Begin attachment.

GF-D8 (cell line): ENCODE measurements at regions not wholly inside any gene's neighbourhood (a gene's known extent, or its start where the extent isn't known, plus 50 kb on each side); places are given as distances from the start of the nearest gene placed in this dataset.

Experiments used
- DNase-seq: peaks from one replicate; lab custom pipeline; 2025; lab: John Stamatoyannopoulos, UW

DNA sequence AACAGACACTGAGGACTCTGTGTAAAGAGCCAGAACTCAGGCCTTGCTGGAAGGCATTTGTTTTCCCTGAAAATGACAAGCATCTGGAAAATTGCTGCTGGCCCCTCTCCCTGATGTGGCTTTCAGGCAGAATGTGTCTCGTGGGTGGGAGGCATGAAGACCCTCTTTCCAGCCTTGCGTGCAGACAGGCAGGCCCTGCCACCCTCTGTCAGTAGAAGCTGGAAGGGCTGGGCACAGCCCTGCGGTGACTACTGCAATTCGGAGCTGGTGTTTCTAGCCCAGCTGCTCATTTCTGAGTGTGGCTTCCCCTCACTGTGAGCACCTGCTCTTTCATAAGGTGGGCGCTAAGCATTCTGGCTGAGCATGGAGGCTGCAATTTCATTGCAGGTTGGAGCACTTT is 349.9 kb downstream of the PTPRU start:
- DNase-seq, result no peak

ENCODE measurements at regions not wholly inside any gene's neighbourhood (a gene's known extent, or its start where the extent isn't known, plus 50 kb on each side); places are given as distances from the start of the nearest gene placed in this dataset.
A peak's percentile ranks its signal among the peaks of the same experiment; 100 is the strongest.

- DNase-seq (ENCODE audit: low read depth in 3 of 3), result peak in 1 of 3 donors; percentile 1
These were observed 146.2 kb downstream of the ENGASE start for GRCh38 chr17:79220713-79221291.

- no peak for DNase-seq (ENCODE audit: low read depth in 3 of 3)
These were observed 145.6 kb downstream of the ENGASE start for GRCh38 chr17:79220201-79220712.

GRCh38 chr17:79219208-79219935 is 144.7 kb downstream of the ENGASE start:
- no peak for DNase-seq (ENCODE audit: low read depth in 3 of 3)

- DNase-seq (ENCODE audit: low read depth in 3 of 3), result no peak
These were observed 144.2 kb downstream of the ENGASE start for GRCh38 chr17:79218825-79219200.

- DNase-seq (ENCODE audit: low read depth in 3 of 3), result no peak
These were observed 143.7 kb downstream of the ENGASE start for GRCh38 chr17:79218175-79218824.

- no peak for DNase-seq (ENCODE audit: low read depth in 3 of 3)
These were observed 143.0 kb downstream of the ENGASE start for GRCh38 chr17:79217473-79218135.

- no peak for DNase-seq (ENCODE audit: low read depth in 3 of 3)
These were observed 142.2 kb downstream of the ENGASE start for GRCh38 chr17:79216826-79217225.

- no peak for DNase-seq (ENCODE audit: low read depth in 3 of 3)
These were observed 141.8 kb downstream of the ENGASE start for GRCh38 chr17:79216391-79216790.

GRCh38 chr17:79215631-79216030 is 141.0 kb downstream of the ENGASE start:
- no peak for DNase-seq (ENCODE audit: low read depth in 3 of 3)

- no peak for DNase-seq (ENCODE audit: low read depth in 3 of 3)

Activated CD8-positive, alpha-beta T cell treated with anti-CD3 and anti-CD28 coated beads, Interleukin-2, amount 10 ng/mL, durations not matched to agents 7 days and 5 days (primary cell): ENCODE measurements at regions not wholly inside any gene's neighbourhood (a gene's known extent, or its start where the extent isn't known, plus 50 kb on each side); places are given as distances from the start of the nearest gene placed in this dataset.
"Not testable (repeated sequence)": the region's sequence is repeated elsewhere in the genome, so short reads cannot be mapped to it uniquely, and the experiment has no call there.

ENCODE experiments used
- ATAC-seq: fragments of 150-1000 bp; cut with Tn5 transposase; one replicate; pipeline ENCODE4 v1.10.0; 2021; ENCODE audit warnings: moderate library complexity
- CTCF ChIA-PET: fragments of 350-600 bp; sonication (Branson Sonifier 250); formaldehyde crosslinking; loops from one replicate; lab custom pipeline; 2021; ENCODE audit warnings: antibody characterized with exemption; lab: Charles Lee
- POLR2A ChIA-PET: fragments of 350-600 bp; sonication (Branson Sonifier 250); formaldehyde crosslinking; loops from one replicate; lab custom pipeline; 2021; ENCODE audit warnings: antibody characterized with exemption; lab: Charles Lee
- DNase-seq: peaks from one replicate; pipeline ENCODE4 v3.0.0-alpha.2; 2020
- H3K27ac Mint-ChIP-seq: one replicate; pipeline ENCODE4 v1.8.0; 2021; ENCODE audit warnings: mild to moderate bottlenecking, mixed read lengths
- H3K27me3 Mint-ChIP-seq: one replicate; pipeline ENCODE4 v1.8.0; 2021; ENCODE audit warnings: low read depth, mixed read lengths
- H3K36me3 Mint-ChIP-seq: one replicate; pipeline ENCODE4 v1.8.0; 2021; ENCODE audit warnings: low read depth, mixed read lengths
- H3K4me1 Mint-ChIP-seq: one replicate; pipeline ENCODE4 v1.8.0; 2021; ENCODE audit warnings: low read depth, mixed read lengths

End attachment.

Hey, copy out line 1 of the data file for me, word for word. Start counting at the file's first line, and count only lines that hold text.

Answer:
GF-D8 (cell line): ENCODE measurements at regions not wholly inside any gene's neighbourhood (a gene's known extent, or its start where the extent isn't known, plus 50 kb on each side); places are given as distances from the start of the nearest gene placed in this dataset.